Friday, March 15, 2019 | 2 a.m.
Las Vegas is an oasis to more than just whales and gamblers. Thousands of migratory birds stop here to rest up, refuel and sometimes even mate while they journey back and forth across the globe. Think of it as the Pacific Highway, running north and south, but for birds instead of Beemers.
• Sage thrasher
Conservation status: climate threatened
Diet: insects and berries
Nests: in sagebrush or other bushes
• White-crowned sparrow
Conservation status: widespread and common
Habitat: desert washes
Diet: seeds, vegetable matter, insects
Nests: in shrubs
Migratory birds that stop in Southern Nevada
Many types of birds live in Southern Nevada. But many others lass through, including owls, eagles, hawks, falcons, waterfowl and bats (which are actually bird-like mammals). It'd be impossible to describe them all in one article, so here are a few highlights.
Spotting migratory travelers in your backyard
Many migratory birds stick to desert or water habitats and thus bypass suburban backyards. But some birds, such as woodpeckers, might make your home their hotel as they pass through. According to naturalist and author of birdandhike.com Jim Boone, many of the colorful birds we see in our backyards in spring have traveled from Central or South America and are on their way to the northern forests to breed.
“It is hard to imagine that the little birds that stop in our yards to feed and rest have come thousands of miles in a couple of weeks and have hundreds and thousands of miles to go. They are all little miracles,” Boone says. “Similarly, in the fall, the little miracles are the baby birds who have never flown the route and are now doing so all on their own—chances are that their parents are a month or two ahead of them.”
• Scott’s oriole
Habitat: desert mountain scrub
Diet: insects, nectar, berries
Nests: in yucca plants
• Ash-throated flycatcher
Habitat: semi-arid deserts, brush
Diet: insects,spiders, fruit
Nests: in holes in trees
If your backyard seems a little quieter than you remember, however, that might not just be your imagination. Boone says, “Many of our neotropical migrants [those that winter in the tropics and fly north to breed] are in real trouble, with some species declining as much as 90 percent since the 1970s. Thus, when we go out to listen to bird songs in our yards, we expect to hear far fewer individuals than we did in the old days.” He says the reasons for the decline include drought, climate change and habitat depletion.
Where to see migratory birds in Southern Nevada
• Henderson Bird Viewing Preserve:The evaporating ponds at Henderson's Wastewater Reclamation Facility were such a popular spot for birdwatching that the city finally made an area within the facility an official bird preserve. The 140-acre area includes nine ponds and serves as a (temporary and/or permanent) home to more than 270 species of birds, including thousands of migratory waterfowl. 350 E. Galleria Drive, 702-267-4180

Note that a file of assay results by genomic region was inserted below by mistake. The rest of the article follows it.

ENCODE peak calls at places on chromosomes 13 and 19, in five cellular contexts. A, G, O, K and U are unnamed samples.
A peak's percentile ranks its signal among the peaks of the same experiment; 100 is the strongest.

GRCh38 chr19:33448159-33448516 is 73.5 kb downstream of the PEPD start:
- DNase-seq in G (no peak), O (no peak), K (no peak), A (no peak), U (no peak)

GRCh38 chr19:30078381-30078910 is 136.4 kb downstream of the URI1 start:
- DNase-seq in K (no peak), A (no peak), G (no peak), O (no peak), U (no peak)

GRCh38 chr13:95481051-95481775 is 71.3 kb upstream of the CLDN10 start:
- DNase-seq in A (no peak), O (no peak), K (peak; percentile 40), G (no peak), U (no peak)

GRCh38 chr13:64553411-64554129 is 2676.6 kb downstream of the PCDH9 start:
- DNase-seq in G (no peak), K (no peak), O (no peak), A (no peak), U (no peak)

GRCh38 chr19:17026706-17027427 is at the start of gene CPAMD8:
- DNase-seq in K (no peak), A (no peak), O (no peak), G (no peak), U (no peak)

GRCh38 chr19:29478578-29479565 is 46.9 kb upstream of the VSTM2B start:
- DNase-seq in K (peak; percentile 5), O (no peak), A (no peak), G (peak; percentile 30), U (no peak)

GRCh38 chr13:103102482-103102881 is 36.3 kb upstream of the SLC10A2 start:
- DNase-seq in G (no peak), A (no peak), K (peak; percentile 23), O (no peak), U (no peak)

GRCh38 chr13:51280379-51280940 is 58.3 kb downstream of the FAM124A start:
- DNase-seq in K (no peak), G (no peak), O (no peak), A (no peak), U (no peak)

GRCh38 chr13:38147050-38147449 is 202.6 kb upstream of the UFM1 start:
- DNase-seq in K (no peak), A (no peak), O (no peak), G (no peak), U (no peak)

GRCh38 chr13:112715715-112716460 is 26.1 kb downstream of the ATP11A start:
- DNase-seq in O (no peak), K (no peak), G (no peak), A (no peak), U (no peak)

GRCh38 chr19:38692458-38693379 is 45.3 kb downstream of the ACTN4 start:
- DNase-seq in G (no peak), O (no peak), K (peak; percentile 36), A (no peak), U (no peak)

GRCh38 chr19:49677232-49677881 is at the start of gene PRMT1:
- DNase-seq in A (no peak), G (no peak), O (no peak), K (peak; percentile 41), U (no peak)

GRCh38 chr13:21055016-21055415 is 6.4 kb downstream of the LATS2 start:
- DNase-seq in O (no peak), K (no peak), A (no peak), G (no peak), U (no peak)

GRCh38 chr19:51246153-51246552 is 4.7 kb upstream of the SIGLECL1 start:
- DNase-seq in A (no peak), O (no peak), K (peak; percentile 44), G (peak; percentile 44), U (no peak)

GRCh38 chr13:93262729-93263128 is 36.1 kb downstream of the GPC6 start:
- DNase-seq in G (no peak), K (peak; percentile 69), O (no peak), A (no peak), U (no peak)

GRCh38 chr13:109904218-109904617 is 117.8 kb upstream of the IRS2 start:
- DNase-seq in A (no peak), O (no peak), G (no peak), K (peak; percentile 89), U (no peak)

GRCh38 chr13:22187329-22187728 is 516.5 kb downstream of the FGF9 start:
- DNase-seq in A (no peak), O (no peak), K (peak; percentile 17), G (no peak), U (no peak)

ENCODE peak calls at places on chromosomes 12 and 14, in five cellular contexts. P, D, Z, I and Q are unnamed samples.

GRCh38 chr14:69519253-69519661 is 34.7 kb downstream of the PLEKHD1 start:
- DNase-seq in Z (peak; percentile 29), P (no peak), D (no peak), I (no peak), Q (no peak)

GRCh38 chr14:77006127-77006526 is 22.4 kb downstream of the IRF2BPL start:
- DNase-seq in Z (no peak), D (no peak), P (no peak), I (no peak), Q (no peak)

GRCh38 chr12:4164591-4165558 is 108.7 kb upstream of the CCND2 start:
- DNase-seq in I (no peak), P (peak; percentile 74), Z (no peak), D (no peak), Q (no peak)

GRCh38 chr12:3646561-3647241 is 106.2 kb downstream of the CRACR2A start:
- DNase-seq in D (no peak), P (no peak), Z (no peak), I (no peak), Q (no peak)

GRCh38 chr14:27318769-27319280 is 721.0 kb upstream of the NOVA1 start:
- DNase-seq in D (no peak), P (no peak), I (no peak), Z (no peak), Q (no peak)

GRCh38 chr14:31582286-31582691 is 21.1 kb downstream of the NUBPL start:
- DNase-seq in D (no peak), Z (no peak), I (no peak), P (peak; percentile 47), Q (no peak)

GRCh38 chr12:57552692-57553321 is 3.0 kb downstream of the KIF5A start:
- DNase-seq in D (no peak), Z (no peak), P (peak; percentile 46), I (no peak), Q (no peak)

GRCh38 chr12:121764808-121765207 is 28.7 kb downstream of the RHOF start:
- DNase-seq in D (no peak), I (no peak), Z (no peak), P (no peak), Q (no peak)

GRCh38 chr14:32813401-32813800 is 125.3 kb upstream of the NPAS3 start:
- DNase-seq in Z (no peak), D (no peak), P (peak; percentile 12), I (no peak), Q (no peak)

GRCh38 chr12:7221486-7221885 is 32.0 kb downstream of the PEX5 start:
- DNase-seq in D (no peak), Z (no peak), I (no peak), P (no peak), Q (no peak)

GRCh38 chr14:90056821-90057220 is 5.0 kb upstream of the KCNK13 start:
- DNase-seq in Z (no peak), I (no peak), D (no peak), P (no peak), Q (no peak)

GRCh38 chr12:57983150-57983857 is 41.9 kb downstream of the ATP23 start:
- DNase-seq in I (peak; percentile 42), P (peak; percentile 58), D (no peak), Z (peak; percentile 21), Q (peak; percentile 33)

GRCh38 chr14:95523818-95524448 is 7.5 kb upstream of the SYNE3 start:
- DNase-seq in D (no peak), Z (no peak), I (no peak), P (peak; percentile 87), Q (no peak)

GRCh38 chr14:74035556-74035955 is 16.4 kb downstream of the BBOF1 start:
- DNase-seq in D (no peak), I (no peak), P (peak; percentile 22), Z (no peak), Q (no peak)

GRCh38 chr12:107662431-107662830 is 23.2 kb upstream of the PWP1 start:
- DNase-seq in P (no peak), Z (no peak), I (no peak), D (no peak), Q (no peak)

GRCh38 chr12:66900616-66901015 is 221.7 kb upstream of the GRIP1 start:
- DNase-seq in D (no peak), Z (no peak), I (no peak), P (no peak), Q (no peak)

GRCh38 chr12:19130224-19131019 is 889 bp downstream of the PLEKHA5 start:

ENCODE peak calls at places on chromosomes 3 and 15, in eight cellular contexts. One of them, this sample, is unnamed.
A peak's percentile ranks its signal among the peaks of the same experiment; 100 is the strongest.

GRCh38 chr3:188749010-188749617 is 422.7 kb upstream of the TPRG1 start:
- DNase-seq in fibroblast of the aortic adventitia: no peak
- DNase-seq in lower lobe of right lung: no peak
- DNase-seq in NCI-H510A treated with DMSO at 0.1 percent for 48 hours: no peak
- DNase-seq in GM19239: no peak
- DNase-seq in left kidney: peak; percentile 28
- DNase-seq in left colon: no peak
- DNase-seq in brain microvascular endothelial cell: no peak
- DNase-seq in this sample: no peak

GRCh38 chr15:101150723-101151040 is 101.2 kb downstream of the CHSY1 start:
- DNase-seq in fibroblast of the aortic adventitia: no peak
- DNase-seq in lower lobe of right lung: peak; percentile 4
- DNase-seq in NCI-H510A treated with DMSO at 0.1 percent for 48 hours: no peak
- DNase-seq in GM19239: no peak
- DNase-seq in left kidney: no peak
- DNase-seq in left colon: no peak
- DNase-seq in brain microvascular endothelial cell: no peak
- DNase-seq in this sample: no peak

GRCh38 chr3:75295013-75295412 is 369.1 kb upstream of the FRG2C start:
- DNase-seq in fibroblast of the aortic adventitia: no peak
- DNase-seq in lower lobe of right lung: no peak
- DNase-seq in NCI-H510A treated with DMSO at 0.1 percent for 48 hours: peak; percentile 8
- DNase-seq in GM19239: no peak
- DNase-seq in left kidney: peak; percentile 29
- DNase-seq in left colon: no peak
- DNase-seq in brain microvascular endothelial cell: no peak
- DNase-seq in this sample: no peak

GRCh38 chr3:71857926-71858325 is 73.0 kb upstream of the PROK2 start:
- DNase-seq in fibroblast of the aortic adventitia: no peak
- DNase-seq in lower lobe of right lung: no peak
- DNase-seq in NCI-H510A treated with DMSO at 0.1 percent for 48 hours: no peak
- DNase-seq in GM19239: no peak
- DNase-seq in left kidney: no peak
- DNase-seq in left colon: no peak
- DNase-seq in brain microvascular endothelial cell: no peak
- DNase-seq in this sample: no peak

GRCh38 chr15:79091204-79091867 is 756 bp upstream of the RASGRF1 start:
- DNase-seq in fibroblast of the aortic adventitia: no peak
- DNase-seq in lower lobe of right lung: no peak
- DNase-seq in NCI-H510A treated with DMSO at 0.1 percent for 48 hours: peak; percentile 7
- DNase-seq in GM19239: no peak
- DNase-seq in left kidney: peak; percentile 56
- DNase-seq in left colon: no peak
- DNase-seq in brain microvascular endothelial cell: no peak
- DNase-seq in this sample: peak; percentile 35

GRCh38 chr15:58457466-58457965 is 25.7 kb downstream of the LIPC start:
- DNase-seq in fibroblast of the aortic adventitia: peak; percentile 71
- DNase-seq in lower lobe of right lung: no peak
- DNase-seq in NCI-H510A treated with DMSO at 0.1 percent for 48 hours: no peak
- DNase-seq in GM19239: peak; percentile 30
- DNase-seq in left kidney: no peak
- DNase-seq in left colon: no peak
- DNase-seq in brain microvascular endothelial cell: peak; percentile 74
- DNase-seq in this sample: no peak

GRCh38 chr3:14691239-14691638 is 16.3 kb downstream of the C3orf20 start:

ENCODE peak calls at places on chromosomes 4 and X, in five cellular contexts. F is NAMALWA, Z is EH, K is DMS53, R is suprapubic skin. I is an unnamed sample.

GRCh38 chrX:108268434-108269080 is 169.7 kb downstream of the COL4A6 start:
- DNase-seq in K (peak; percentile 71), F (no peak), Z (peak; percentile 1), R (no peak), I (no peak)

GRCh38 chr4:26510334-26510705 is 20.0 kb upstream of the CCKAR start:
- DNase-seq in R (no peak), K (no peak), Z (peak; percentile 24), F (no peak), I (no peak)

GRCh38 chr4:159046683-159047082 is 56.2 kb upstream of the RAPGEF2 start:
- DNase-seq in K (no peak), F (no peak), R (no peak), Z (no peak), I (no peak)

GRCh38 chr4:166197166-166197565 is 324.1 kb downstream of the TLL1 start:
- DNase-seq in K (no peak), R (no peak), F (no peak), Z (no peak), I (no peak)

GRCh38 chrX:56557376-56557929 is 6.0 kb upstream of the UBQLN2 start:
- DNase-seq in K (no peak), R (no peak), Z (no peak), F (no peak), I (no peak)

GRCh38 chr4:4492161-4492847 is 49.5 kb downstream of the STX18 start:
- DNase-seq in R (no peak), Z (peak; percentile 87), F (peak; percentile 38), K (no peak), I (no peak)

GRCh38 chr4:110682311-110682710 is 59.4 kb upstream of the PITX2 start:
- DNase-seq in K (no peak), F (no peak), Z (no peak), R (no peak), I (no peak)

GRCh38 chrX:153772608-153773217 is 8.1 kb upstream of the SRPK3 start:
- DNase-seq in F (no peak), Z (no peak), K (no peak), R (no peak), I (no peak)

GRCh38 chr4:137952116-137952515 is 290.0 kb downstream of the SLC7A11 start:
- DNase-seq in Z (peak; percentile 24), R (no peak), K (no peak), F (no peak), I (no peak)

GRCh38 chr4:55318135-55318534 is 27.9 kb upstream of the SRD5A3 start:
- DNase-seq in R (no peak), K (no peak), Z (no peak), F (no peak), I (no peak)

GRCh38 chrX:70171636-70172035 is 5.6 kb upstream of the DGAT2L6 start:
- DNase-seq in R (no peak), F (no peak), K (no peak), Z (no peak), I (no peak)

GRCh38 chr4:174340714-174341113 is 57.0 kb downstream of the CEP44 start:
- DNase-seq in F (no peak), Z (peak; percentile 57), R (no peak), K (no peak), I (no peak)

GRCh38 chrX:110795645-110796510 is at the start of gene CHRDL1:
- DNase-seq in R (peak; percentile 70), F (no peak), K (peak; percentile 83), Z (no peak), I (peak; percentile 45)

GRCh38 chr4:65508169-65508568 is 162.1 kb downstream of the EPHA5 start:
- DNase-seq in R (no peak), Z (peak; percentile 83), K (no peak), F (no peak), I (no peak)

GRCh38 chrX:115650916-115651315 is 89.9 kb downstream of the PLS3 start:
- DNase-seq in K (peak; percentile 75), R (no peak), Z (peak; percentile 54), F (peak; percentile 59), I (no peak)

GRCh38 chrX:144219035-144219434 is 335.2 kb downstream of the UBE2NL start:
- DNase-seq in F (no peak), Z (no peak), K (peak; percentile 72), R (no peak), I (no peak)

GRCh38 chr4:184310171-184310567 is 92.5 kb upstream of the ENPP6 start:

Spring northbound migrants
• American white pelican
Conservation status: climate endangered
Habitat: lakes, marshes, salt bays
Diet: fish, crayfish, salamanders
Nests on isolated island areas
• Wilson’s warbler
Conservation status: stable but climate threatened
Habitat: thickets, low shrubs, thin woods
Nests on ground or in base of shrubs
• Clark County Wetlands Park:7050 Wetlands Park Lane, 702-455-7522
• Lake Mead National Recreation Area:702-293-8990
World Migratory Bird Day mobilizes against plastic for 2019
World Migratory Bird Day, celebrated May 11 around the globe, is actually a multi-month conservation effort. This year’s theme is “Protect Birds: Be the Solution to Plastic Pollution.” According to the event website worldmigratorybirdday.org: “The accumulation of plastic and plastic pollution has become a worldwide epidemic and a primary threat to birds around the globe.”
Discarded plastics threaten birds in a variety of ways. The belted kingfisher, tricolored heron and killdeer, for example, live in wetlands or near water and are at risk of getting tangled in plastic trash, such as fishing line. Many varieties of birds are at risk of accidentally ingesting plastics. They might mistake it for prey, as does the northern fulmar.
Fall southbound migrants
• Townsend’s warbler
Breeds in the northwestern U.S., Alaska and Canada
• Western tanager
Conservation status: no declining numbers, but climate threatened
Diet: insects, fruit, berries Nests in trees and can live in any habitat during migration, including deserts
On March 16, Clark County Wetlands Park will celebrate Migratory Bird Day with a free event of educational activities, crafts and games. 9 a.m.-1 p.m., 7050 Wetlands Park Lane, 702-455-7522.
Tips on how to protect birds from plastic (from nonprofit Environment for the Americas, which sponsors World Migratory Bird Day):
Pacific Migratory Flyway
The flyway is an aerial highway that runs from “Arctic tundra to South American wetlands,” serving more than a billion birds annually and stopping off in Southern Nevada, according to the National Audubon Society.
• Bring your own water bottle rather than drinking from disposable bottles.
• Shop with reusable bags and plastic containers.
• Decline straws and plastic containers.
• Buy food and toiletries from bulk bins (and bring your own bags).
• Keep washable eating utensils in your car and at the office so you can ditch disposables.
• Bring your own toiletries when traveling rather than using disposable hotel freebies.
• If you must use a disposable item, choose paper over plastic.
Federal Duck Stamp
It is possible to hunt migratory waterfowl if you buy a $27 federal duck stamp from the Nevada Department of Wildlife. The stamps are works of art in their own right, and proceeds go toward protecting wetland habitat, so it’s a worthy purchase even if you’re not a hunter. ndow.org.
This story originally appeared in the Las Vegas Weekly.